So, three weeks into the summer break and I’m sat here finally getting my head around this academic year.
It was for a year of that began with high hopes and ambition, pieces were in place, we’d had an Ofsted in the June and that gave us a launchpad to take off again. We were going into the year with a consistent team but some challenges due to a significant restructure that meant capacity wise we were at bare bones. This was my sixth year at the school, due to when I’d started (Easter 2014) the Year 6 were the class had been in Reception, and the first class I’d seen through the whole school. For all the challenges the previous year there was some optimism.
We set about the task with some gusto, there were hiccoughs and missteps but generally we were moving onwards. If I’m honest I was struggling a little bit, the restructure had been difficult, I felt I’d let staff down, budget issues still hung like a cloud. I was genuinely questioning the impact I was having and my role which was being pulled more and more from teaching and learning (the joyous bit). It was however rolling.
Then the world changed…
I remember driving home after the announcement that schools would close on Wednesday the 18th of March, feeling more than a little numb. We all knew that would be the announcement, pupil numbers had been falling and some schools locally had already had to shut down various year groups. I genuinely didn’t know If I could do this. The task required me to be a different leader, my school, staff and community needed me to be a different leader. Let me clarify there are some things I’m good at, the challenges of the pandemic needed me to focus on some of the bits I’d neglected and hid in the drawer.
Oddly on the Thursday I woke up a new me. School needed a calm, focussed clarity, and that’s exactly what it got. By the end of that Thursday there was a clear plan, parents were communicated with, including keyworkers, we had a home learning plan, vulnerable learners were assigned, systems were in place, staff rotas were sorted. I remember worrying about the keyworker list, but we were clear with parents and the parents were brilliant, those that needed it used it, but no-one abused it. Safety was at the forefront of every decision. Staff could see that and that helped with the fear some staff felt and helped them be more confident.
We settled into the patterns of home-learning and running a keyworker hub. It just seemed to go on and on and on.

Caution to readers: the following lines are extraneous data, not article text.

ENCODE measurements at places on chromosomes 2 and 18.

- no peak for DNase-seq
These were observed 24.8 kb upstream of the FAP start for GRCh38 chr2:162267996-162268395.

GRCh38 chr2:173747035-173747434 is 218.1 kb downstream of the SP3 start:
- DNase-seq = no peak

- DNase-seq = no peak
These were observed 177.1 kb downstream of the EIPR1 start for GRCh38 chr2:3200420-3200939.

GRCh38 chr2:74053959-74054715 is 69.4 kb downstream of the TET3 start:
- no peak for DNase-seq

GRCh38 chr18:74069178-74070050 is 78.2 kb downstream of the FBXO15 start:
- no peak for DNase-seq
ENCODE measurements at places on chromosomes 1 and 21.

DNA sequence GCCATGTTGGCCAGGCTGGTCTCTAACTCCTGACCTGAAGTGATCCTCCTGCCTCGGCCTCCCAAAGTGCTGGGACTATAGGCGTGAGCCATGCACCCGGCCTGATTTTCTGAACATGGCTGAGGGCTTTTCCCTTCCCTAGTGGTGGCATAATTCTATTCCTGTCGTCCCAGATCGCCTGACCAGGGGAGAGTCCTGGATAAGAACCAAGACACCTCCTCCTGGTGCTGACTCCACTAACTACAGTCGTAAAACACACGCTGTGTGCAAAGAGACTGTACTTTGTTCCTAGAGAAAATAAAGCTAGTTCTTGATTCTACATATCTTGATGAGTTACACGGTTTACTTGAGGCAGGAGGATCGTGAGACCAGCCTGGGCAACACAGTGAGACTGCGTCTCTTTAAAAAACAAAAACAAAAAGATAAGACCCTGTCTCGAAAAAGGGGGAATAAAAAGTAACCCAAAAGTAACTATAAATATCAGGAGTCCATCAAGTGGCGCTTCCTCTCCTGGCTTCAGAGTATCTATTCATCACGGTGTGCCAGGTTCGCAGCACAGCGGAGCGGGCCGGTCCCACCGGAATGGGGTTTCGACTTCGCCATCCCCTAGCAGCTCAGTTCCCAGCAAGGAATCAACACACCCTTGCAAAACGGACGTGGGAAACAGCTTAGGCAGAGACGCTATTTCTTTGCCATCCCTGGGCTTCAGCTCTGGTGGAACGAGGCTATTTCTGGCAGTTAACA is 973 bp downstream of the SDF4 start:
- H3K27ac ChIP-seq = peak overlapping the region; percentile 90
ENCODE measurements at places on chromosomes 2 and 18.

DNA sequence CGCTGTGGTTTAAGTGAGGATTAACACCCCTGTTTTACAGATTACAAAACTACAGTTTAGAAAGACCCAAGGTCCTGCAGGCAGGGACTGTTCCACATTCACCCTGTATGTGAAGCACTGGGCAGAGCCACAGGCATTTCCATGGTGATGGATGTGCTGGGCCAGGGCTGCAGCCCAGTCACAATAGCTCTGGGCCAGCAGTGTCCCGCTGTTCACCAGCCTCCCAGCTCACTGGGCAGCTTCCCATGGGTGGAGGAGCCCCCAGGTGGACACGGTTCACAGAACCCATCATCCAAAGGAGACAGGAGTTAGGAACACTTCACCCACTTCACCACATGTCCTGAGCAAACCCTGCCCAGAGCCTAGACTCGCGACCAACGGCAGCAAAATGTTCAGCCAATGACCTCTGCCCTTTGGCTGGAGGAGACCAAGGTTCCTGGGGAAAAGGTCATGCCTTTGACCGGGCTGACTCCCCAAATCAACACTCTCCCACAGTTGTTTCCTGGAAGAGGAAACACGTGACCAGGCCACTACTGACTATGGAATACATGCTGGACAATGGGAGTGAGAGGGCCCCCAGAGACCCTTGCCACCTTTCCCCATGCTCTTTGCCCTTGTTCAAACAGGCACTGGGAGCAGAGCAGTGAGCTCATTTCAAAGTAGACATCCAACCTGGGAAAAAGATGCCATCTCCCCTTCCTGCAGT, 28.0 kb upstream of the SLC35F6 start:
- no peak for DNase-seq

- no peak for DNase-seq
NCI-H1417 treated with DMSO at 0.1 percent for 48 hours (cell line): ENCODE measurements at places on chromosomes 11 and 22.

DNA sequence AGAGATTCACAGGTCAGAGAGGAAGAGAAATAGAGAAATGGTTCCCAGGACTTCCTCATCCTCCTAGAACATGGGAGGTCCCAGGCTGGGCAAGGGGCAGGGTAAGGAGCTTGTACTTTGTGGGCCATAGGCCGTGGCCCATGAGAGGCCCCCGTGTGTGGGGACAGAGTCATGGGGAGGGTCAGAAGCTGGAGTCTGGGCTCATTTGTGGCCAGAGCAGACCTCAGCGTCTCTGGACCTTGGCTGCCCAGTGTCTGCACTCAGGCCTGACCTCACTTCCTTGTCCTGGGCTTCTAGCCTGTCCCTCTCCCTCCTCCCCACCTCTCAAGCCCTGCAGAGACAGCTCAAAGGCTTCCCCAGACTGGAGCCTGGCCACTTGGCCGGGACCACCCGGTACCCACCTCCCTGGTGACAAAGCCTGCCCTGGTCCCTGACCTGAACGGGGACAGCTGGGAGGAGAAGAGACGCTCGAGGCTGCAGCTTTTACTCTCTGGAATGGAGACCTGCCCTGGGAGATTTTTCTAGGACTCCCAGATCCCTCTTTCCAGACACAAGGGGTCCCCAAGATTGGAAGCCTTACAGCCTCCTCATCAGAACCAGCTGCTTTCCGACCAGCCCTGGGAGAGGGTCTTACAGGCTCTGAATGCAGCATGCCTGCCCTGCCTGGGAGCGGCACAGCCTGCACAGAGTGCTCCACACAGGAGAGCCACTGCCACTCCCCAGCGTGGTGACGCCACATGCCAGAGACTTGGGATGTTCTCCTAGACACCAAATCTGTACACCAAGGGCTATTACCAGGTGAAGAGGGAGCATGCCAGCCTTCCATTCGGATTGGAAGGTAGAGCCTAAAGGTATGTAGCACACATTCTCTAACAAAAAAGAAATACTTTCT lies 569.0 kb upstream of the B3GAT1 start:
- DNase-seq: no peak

We worked closely with the foodbank and delivered food, we made sure no-one went hungry when the fiasco of the school meal vouchers happened
Easter came and went, we never closed, we then took keyworker children in from another school. Home learning was challenging, but staff really stepped up, they rang parents, the engaged with pupils, they provide constant feedback, they also became rocks for many parents. I couldn’t be prouder of our staff and the job they did in supporting the families in our school.
We began to plan re-opening. At this point I just want to say thank the lord my SENCo used to do secondary timetabling she was an utter godsend. Trust support throughout was excellent, clear but also challenging on the right issues. I’d also like to shout out to Simon Kidwell who was a voice of utter sense. It just seemed to go on and on and.
Then Boris announced we’d be reopening after weeks of drips in the press and a campaign of vitriol led by certain areas of the media. I don’t think I’m the only one who was surprised by the demands in the guidance. That dropped that Monday night. (All the guidance seemed to appear on a night or even in the early hours of the morning, it was always a joy to see the pearls of wisdom sent our way overnight from the DfE). We had a plan by the Wednesday.
Re-opening bought two challenges
Firstly, the logistics of managing it, four year groups, groups no bigger than 15. Staffing and rooms for most was the real issue. Systems, timetables… lunch. Running home-learning for year groups not returning when staff had to be drafted from other year groups.
Secondly and most importantly was how to build confidence in what we were being asked to do. Staff rightly were worried, parents even more so. Again, calm clear communication was needed. Clarity of thought and action, but also a need to listen to concerns. I walked through the plan with each year group, we snag tested our days. We planned days and timings in meticulous detail, again safety of all was at the forefront of the process. Then we waited. School stayed open; we were open during half-term 9In fact we had children from three schools in our keyworker hub over half-term. Staff really needed to be heard at the end of the day they were on the shop-floor.
Then we began to reopen… the first week was a trickle, other parents waited to see the feedback, then there were more and more. Children were amazing and genuinely just wanted to get on, parents had prepared them for return brilliantly (I think we still need to be wary; some children will need support when they return.) School began to feel like school again. After a couple of weeks, we added Year 5 and ended the year with five year groups back full-time with 85% of the children in those year groups in school. Parental feedback was great, children were working and happy. We even were able to give our Year 6 a send-off.
For me it’s been a year I’d rather not repeat, though if we are honest, we are only part way through this. It has however overall been positive, as a leader I’ve learnt huge lessons about me, and what I’m capable of. I don’t think I let anyone down which I think is as much as we can ask of anyone.
So now September… We have a plan…